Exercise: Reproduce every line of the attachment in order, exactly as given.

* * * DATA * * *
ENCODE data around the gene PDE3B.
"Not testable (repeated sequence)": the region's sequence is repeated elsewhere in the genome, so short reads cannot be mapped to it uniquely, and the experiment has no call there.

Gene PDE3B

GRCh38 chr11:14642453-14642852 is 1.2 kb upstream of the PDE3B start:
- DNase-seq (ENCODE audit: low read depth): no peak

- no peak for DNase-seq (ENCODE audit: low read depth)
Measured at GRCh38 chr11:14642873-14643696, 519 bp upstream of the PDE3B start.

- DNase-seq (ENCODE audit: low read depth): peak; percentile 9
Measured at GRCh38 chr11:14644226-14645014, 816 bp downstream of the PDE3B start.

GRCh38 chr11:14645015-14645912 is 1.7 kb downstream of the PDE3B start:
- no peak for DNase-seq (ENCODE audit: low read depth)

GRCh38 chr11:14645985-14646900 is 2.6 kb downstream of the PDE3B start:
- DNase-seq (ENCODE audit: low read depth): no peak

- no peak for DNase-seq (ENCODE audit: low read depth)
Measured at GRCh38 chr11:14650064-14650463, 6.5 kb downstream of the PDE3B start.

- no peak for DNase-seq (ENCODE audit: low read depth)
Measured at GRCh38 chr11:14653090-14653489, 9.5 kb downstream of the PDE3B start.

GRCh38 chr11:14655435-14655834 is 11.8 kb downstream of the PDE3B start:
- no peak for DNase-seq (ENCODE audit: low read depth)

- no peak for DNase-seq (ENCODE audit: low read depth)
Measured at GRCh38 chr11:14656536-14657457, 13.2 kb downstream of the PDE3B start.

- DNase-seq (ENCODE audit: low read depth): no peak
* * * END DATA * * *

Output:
ENCODE data around the gene PDE3B.
"Not testable (repeated sequence)": the region's sequence is repeated elsewhere in the genome, so short reads cannot be mapped to it uniquely, and the experiment has no call there.

Gene PDE3B

GRCh38 chr11:14642453-14642852 is 1.2 kb upstream of the PDE3B start:
- DNase-seq (ENCODE audit: low read depth): no peak

- no peak for DNase-seq (ENCODE audit: low read depth)
Measured at GRCh38 chr11:14642873-14643696, 519 bp upstream of the PDE3B start.

- DNase-seq (ENCODE audit: low read depth): peak; percentile 9
Measured at GRCh38 chr11:14644226-14645014, 816 bp downstream of the PDE3B start.

GRCh38 chr11:14645015-14645912 is 1.7 kb downstream of the PDE3B start:
- no peak for DNase-seq (ENCODE audit: low read depth)

GRCh38 chr11:14645985-14646900 is 2.6 kb downstream of the PDE3B start:
- DNase-seq (ENCODE audit: low read depth): no peak

- no peak for DNase-seq (ENCODE audit: low read depth)
Measured at GRCh38 chr11:14650064-14650463, 6.5 kb downstream of the PDE3B start.

- no peak for DNase-seq (ENCODE audit: low read depth)
Measured at GRCh38 chr11:14653090-14653489, 9.5 kb downstream of the PDE3B start.

GRCh38 chr11:14655435-14655834 is 11.8 kb downstream of the PDE3B start:
- no peak for DNase-seq (ENCODE audit: low read depth)

- no peak for DNase-seq (ENCODE audit: low read depth)
Measured at GRCh38 chr11:14656536-14657457, 13.2 kb downstream of the PDE3B start.

- DNase-seq (ENCODE audit: low read depth): no peak